Our IDHG&G group was a service organization, and supported various product efforts around the company. As manager, Robin would shop our services to any product group that would let him in the door. Naturally, SDD became another potential customer to pursue. They were in the early stages of bringing together some of PARC’s hardware and software efforts to construct the Xerox Star, and Robin felt our Dallas group had some of the skills and talents that were lacking on the Star development team.

After one of his sales boondoggles to PARC, I remember him telling me a little bit about this new machine, and that he wanted to get me involved. He believed that my traditional design and typography skills and newly developed pixel pushing talents were just what these computer geeks needed. He talked about how there were going to be pictures on the screen (icons) that represented objects and machine functions. He said that I should render some examples that he could send to PARC as an example of my budding expertise in digital artistry and maybe they’d invite me to California to work with them.

“Draw me a picture of ‘incoming mail’”, he said, “and I’ll send it out there to them. We’ll show them what real talent is.” And so, in the summer of 1978, with blissful ignorance and clueless abandon, I produced this first crude concept of an icon for incoming mail (left).

Needless to say, the folks at PARC thought this was an “interesting” illustration, but not exactly what they had in mind. For whatever reason—whether they recognized my potential talent, or whether Robin badgered them into reluctant submission—I was eventually invited to the now infamous and hallowed halls of PARC.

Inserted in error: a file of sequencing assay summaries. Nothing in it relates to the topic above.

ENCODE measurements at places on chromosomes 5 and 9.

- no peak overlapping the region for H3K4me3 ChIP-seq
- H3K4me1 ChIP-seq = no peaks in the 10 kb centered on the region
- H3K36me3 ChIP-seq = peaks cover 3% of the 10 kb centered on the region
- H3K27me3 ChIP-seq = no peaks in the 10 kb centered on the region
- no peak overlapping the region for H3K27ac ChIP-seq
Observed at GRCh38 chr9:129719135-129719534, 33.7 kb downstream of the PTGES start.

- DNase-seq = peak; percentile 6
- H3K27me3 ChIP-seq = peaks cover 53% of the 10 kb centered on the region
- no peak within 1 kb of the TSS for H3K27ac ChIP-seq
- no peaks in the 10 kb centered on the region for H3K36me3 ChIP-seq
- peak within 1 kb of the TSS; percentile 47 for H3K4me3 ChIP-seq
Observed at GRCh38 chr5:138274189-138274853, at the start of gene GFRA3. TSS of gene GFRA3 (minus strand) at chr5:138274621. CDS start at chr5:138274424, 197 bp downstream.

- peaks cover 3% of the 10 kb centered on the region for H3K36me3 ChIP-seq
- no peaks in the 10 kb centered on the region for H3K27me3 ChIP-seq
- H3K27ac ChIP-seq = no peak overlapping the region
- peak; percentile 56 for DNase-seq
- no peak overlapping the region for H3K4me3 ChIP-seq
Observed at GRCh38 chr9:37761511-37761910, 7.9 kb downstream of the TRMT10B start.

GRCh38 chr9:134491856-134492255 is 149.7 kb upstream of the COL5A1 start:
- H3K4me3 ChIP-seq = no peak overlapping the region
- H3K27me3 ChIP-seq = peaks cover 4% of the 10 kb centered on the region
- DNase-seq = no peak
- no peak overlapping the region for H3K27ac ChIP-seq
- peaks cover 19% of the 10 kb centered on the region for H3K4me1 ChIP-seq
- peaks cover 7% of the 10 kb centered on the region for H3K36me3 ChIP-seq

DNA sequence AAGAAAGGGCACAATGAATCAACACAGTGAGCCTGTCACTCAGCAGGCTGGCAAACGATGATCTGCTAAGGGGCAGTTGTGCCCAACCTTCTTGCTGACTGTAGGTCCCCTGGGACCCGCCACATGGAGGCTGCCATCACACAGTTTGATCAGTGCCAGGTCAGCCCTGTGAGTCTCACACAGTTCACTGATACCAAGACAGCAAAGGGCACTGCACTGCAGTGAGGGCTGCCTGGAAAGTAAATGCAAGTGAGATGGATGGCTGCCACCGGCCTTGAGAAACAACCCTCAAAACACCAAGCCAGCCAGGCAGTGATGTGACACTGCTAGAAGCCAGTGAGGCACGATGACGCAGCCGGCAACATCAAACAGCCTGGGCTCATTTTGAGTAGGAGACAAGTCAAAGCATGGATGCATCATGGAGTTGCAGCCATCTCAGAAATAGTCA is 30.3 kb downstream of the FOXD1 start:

My Cajun country upbringing had never taken me any further west than Dallas. And since I wanted to make a good first impression on my new California friends, I purchased a spanking new three-piece navy blue polyester suit, super-wide ‘70s tie, platform shoes and the finest imitation naugahyde briefcase I could find and made my first reservations at Rickey’s Hyatt House.

I arrived at the lobby of PARC, resplendent in polyester and cheap Old English cologne, and was met by Charles Irby… ponytail, scruffy beard, tie-dyed t-shirt, khaki shorts and Birkenstock sandals. He welcomed me warmly, and then took me around to meet the eclectic cast of colorful characters and future luminaries that made up the Star development team. As we toured the offices, and the more folks I met, and the more beanbag chairs I saw, the more conspicuous, foreign and puritanical I began to feel… a penguin in the company of parrots. And yet, I was embraced and welcomed into this cadre of characters. It would not take me long to assimilate.

Thus began my providential journey of education, immersion and inclusion into the culture and creativity of the original Star development team. And thus began my life’s calling in a rewarding field of study that never really existed before. Ironically, these colorful characters became wonderful friends, mentors, co-workers and kindred spirits over the many years we worked and played together at Xerox and subsequent ventures. I shall always be grateful and indebted to them for all they taught me and for the opportunities and challenges that they presented to me.

Over the next several years, we worked together to produce a seminal work in user interface design. Below are some of the early icon works that were designed by Wallace Judd, Bill Bowman, Dave Smith and myself. These groups of icons were tested on potential users and refined based on their feedback.

Earlier Concepts (Bowman and Judd) - click for larger views

Later Concepts (Smith and Cox) - click for larger views

These are some of the final designs based on usability test results, good design principles, and human performance considerations. Though nearly 25 years old and rendered in a coarse, grainy medium, there’s still a simple, timeless elegance about them that set a standard for future interface evolutions.

New renditions of Star final icons

Thank you for letting me share this little walk down the memory lane of past glories. Enjoy.

Norm Cox

See Norm's site Cox & Hall interaction design

See Also:

Our main pages on the Xerox Star OS and applications

The DigiBarn's Xerox Star 8010 workstions

High quality Polaroid shots of the Xerox Star 8010 interfaces

with some early Icon design decisions (1981)

The Digibarn's extensive collection of Xerox computers and other artifacts